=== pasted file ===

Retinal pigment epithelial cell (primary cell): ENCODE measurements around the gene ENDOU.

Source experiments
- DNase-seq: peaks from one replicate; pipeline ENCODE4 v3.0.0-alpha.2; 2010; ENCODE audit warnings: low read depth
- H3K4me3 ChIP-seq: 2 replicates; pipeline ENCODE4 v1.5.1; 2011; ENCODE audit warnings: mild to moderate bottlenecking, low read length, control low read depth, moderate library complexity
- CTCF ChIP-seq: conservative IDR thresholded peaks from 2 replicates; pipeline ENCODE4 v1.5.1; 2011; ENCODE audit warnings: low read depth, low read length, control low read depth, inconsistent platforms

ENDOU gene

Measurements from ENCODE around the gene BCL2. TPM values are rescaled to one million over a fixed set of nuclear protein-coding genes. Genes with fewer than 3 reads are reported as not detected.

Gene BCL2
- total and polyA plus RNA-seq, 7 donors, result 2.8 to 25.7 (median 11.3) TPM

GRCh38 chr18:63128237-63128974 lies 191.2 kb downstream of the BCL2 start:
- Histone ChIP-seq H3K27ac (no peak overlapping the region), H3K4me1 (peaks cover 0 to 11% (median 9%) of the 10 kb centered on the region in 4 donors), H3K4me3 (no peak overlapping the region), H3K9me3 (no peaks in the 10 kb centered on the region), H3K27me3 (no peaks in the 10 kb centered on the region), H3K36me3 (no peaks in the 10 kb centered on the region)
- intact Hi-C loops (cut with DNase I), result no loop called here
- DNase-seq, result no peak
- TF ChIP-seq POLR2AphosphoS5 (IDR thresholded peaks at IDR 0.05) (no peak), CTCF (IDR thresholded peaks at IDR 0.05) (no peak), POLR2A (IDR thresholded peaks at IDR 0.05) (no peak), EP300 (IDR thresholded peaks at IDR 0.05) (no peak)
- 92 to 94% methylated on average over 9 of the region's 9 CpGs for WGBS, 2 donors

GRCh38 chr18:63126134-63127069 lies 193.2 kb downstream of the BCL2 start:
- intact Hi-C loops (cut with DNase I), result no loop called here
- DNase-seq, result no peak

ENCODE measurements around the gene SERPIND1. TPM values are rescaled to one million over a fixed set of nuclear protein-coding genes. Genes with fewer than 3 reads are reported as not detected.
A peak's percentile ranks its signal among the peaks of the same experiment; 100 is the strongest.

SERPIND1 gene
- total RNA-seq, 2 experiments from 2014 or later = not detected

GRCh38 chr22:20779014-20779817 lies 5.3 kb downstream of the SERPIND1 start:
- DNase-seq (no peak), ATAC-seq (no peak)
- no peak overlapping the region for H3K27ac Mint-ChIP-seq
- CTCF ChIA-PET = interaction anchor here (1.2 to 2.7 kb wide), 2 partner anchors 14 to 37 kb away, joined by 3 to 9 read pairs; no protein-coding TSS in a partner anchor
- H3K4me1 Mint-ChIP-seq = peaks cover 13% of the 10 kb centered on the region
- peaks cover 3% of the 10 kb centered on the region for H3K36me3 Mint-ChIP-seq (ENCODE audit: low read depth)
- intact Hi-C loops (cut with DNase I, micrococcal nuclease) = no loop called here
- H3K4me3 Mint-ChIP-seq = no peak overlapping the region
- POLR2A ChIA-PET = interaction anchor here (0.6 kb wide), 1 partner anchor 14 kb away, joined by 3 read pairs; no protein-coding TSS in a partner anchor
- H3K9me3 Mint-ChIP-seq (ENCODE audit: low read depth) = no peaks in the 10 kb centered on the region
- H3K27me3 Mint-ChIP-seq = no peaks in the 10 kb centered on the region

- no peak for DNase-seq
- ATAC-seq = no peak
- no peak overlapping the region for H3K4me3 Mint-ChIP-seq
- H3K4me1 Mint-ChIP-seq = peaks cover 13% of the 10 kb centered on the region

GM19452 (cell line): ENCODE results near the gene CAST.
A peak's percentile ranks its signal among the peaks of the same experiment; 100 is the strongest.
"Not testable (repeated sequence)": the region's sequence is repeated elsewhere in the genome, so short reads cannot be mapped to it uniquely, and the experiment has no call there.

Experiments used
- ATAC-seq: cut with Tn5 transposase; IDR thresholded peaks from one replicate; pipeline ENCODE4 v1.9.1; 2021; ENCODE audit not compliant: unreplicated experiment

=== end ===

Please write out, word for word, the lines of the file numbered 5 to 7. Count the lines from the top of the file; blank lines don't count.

- CTCF ChIP-seq: conservative IDR thresholded peaks from 2 replicates; pipeline ENCODE4 v1.5.1; 2011; ENCODE audit warnings: low read depth, low read length, control low read depth, inconsistent platforms

ENDOU gene

Measurements from ENCODE around the gene BCL2. TPM values are rescaled to one million over a fixed set of nuclear protein-coding genes. Genes with fewer than 3 reads are reported as not detected.